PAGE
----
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The European Space Agency, in partnership with Swiss start-up ClearSpace SA, will launch the first active space debris removal mission in 2025.
ESA inked an €86 million ($103 million) deal to purchase the unique service, which, in five years, will capture the upper part of a Vespa (Vega Secondary Payload Adapter) from Europe’s Vega launcher.
Following the 2013 Vega flight, Vespa was left in what ESA called a low-Earth-orbit “gradual disposal unit,” in compliance with space debris mitigation regulations. ClearSpace-1 will use agency-developed arm technology (which looks strikingly similar to the claw in those arcade games) to capture the device—about the size of a small satellite—and perform a controlled atmospheric reentry.
As of October 2019, the US Space Surveillance Network reported nearly 20,000 artificial objects orbiting Earth, including more than 2,200 operational satellites. And those are just the items large enough to be tracked; there are millions of pieces of tiny debris floating through the cosmos, just waiting to crash into spacecraft.
In the past six years, the International Space Station twice narrowly avoided a collision with the remains of old Russian satellites. And just last month, a segment of out-of-commission sputnik and a discarded Chinese rocket nearly plowed into each other, escaping serious impact by about 230 feet.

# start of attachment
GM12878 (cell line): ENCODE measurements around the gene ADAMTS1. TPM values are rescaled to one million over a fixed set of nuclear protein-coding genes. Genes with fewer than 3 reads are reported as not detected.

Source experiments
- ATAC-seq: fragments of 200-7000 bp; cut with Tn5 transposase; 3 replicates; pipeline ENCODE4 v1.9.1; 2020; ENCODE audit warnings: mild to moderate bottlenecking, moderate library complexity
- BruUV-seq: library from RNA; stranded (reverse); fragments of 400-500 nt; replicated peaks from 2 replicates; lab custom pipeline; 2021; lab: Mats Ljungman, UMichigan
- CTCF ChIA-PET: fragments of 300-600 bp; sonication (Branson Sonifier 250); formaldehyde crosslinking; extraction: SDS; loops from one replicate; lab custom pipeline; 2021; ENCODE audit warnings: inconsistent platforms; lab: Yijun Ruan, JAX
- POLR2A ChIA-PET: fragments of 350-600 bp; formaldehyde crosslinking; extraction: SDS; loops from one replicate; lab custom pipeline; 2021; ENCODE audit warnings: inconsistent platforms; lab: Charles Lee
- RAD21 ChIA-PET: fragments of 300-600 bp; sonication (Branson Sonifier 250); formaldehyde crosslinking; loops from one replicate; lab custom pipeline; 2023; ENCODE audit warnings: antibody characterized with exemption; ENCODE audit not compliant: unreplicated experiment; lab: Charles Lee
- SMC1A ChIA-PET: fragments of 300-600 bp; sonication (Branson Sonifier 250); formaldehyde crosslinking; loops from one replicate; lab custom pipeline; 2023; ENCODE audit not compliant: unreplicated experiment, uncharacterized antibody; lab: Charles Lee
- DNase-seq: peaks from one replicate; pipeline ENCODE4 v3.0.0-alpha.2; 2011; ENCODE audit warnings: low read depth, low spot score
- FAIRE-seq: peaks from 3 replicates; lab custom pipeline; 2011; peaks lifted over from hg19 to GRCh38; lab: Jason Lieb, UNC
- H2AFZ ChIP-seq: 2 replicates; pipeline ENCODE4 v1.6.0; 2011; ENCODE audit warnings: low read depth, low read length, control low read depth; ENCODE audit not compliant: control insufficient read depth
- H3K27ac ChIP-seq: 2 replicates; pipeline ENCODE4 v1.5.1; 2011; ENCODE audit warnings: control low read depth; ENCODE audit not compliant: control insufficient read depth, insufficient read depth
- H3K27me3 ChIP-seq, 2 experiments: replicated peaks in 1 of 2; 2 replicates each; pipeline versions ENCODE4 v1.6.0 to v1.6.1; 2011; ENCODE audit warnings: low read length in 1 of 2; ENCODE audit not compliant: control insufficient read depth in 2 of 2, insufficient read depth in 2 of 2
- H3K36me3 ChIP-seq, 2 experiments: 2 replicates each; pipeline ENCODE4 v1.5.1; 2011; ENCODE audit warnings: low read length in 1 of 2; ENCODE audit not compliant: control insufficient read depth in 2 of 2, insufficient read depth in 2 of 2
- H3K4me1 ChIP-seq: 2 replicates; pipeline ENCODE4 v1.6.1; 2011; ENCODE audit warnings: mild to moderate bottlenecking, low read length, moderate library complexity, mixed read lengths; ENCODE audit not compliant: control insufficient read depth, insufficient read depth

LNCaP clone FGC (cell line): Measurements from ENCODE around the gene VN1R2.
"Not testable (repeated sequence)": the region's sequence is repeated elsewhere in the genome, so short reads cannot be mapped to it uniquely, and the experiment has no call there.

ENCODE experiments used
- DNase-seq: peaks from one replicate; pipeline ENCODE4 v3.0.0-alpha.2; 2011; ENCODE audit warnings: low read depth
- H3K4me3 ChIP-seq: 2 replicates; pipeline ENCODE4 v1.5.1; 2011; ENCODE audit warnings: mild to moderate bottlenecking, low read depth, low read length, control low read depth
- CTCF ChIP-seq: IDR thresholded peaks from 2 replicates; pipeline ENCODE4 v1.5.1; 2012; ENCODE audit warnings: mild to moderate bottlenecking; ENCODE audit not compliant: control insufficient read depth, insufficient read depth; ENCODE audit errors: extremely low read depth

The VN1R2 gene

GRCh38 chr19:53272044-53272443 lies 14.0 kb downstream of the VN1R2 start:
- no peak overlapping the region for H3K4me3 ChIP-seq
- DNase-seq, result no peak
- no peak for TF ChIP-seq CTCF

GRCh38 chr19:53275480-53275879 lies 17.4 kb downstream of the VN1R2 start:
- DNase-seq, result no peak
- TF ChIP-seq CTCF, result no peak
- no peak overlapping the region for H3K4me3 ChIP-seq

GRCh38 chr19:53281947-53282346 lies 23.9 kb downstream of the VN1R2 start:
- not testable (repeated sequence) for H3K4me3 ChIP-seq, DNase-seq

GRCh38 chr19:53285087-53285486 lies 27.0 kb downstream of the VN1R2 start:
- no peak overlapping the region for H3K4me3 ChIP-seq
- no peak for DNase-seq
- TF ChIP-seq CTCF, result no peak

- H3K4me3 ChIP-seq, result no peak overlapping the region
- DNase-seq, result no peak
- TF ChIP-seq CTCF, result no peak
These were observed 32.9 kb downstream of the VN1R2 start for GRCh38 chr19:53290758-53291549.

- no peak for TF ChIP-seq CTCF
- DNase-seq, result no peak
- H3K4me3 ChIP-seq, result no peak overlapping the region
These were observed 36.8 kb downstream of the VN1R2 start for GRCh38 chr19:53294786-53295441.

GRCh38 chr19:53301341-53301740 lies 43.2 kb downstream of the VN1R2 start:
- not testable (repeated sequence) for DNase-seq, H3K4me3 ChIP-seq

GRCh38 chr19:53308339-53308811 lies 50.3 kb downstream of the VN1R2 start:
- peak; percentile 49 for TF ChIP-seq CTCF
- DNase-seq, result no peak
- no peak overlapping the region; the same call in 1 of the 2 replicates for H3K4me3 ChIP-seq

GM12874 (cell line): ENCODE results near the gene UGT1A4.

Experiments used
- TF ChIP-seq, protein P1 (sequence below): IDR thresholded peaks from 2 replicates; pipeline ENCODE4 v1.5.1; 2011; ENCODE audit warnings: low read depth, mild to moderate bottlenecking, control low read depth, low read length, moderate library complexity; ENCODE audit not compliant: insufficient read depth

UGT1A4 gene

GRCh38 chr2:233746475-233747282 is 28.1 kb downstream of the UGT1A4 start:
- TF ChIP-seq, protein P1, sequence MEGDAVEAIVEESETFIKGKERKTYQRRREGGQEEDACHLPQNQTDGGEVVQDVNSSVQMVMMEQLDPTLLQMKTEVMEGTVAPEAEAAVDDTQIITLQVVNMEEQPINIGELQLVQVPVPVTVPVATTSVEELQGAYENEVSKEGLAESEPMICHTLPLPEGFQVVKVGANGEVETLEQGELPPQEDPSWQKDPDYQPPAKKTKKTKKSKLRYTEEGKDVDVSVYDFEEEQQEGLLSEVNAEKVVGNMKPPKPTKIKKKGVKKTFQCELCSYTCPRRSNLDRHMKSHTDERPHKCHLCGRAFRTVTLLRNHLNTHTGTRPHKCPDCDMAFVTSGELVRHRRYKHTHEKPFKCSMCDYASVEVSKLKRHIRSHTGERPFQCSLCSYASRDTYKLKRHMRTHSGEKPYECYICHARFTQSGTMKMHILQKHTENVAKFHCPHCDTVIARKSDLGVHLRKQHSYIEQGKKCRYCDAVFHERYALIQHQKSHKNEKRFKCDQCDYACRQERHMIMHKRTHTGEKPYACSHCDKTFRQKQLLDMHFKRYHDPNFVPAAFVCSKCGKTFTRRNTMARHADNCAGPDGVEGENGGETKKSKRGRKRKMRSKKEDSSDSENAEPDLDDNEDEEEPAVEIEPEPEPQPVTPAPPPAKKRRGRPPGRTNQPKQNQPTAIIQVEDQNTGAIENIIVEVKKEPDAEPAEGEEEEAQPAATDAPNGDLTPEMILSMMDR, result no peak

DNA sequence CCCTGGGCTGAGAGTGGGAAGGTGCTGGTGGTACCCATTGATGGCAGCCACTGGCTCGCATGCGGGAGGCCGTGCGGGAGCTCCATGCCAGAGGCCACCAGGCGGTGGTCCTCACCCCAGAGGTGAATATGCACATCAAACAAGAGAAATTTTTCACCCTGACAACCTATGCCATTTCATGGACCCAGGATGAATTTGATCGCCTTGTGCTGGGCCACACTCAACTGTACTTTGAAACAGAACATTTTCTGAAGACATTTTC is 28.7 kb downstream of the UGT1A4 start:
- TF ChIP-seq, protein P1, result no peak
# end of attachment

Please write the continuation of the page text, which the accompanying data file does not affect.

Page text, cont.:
“ClearSpace-1 will demonstrate the technical ability and commercial capacity to significantly enhance the long-term sustainability of spaceflight,” according to an ESA press release.
“With this contract signature, a critical milestone for establishing a new commercial sector in space will be achieved,” the European Space Agency continued. “Purchasing the mission in an end-to-end service contract, rather than developing an ESA-defined spacecraft for in-house operation, represents a new way for ESA to do business.”
With a little help from its Ministerial Council, the European Space Agency is purchasing the initial mission; ClearSpace SA will raise the remaining funds through commercial investors.
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